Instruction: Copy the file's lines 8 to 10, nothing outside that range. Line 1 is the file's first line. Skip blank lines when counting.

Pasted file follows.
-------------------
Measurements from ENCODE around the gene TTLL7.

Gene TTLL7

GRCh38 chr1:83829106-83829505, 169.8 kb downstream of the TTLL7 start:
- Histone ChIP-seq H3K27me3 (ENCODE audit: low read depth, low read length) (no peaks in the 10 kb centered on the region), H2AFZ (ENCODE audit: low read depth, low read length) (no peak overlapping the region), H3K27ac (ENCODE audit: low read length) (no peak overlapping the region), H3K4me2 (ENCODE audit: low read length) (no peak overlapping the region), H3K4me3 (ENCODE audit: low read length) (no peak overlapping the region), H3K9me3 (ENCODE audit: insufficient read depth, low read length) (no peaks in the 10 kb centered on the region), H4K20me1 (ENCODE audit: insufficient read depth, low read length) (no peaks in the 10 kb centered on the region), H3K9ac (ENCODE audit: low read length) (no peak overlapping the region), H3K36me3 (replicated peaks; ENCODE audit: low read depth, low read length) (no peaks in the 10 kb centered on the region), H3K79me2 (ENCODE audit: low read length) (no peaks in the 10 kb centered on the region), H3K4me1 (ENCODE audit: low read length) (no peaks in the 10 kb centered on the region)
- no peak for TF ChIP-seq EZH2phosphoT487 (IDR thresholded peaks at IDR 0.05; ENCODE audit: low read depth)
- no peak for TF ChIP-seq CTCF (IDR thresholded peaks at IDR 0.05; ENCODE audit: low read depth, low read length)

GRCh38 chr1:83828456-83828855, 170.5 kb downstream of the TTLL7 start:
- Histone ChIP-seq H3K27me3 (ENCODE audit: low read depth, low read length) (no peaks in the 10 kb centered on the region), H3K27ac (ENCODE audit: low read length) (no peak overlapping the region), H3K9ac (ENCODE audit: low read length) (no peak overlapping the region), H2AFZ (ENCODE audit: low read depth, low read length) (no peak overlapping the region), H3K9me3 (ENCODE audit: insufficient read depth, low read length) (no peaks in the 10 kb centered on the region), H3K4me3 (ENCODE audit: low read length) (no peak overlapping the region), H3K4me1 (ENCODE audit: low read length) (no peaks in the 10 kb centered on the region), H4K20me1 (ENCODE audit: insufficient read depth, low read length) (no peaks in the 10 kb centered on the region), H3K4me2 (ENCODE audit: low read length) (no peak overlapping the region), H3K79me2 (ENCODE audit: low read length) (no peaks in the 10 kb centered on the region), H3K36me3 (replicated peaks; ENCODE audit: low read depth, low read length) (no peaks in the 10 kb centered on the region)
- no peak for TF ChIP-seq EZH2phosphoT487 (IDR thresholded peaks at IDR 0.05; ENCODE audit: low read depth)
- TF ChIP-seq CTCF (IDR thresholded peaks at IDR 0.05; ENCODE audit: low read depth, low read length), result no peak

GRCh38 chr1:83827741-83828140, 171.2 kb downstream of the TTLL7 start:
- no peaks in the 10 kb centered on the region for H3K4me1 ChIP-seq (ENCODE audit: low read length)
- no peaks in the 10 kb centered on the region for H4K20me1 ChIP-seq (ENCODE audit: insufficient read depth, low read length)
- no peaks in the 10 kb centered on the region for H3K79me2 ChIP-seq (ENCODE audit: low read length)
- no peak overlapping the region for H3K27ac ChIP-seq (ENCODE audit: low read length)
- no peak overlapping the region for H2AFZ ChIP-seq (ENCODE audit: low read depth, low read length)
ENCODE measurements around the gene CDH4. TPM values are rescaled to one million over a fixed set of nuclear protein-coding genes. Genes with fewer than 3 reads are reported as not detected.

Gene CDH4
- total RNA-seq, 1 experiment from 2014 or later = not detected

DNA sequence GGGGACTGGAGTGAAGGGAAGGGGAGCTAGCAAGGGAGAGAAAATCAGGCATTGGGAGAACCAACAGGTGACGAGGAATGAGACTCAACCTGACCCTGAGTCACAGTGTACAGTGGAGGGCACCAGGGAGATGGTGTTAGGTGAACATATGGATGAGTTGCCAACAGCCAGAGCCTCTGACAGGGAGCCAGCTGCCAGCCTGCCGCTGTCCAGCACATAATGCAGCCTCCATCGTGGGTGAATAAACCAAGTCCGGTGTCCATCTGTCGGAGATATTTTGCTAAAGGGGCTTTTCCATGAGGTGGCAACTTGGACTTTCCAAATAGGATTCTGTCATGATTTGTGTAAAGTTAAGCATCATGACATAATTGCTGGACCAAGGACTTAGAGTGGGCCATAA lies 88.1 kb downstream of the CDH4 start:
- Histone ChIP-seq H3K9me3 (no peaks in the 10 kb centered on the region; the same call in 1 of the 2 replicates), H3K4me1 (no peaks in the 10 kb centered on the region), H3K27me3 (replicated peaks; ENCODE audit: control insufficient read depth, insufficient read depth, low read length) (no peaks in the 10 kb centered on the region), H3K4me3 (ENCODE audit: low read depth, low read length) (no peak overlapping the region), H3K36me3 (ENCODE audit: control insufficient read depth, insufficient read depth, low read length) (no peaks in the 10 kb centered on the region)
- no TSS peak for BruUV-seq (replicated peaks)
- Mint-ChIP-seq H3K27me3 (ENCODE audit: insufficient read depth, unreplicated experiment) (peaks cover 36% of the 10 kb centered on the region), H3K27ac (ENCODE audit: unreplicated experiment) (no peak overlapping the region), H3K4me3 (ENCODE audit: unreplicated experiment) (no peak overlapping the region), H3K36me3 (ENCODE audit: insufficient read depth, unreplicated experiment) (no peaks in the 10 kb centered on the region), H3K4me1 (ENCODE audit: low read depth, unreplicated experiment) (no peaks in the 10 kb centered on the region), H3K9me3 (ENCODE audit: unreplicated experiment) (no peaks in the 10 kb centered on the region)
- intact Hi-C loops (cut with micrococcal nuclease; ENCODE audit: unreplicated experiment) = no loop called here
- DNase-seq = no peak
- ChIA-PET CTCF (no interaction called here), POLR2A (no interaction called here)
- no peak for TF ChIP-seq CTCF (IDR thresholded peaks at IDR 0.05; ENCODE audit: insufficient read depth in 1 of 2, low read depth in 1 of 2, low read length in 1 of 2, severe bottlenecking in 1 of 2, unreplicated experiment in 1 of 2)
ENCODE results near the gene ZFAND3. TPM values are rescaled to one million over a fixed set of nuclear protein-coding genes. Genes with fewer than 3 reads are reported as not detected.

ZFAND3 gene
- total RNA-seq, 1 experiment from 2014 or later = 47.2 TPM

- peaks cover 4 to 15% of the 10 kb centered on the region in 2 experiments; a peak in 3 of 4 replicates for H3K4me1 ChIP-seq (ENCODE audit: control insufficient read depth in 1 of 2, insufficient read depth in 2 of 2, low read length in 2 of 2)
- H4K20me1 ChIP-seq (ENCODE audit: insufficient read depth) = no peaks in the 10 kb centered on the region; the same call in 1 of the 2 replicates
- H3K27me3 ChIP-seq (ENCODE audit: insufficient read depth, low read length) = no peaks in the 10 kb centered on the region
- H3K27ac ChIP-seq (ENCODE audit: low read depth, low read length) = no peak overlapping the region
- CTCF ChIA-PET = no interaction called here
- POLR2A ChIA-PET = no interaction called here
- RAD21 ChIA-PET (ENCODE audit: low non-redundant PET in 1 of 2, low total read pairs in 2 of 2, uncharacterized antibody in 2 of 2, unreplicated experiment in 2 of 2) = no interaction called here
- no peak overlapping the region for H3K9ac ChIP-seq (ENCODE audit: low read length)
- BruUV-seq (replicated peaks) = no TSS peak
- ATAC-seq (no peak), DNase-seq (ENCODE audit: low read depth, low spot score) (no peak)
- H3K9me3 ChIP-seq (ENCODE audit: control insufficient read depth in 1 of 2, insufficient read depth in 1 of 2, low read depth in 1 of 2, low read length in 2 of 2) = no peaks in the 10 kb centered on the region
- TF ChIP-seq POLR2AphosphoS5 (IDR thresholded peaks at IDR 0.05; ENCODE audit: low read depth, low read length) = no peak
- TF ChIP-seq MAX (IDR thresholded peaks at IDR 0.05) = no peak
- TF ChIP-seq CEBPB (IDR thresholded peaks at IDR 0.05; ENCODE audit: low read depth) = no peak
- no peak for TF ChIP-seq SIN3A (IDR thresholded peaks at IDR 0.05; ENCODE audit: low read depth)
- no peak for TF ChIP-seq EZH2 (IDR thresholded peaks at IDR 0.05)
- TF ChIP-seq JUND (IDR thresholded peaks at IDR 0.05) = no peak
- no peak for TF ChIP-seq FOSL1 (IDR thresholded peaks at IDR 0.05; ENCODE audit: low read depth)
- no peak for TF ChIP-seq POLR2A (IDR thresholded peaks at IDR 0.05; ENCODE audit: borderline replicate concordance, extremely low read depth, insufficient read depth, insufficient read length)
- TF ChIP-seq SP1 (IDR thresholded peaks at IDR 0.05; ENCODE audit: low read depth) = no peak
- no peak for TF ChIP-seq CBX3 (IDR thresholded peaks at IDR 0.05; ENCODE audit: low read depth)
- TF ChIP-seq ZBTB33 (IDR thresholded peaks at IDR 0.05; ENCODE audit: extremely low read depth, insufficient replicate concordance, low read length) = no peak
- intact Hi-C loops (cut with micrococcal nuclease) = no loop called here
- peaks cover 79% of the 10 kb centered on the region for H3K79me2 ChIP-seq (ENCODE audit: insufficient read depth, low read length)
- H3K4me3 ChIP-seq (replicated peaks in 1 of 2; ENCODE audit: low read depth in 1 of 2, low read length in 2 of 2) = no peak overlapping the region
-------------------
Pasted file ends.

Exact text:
- Histone ChIP-seq H3K27me3 (ENCODE audit: low read depth, low read length) (no peaks in the 10 kb centered on the region), H3K27ac (ENCODE audit: low read length) (no peak overlapping the region), H3K9ac (ENCODE audit: low read length) (no peak overlapping the region), H2AFZ (ENCODE audit: low read depth, low read length) (no peak overlapping the region), H3K9me3 (ENCODE audit: insufficient read depth, low read length) (no peaks in the 10 kb centered on the region), H3K4me3 (ENCODE audit: low read length) (no peak overlapping the region), H3K4me1 (ENCODE audit: low read length) (no peaks in the 10 kb centered on the region), H4K20me1 (ENCODE audit: insufficient read depth, low read length) (no peaks in the 10 kb centered on the region), H3K4me2 (ENCODE audit: low read length) (no peak overlapping the region), H3K79me2 (ENCODE audit: low read length) (no peaks in the 10 kb centered on the region), H3K36me3 (replicated peaks; ENCODE audit: low read depth, low read length) (no peaks in the 10 kb centered on the region)
- no peak for TF ChIP-seq EZH2phosphoT487 (IDR thresholded peaks at IDR 0.05; ENCODE audit: low read depth)
- TF ChIP-seq CTCF (IDR thresholded peaks at IDR 0.05; ENCODE audit: low read depth, low read length), result no peak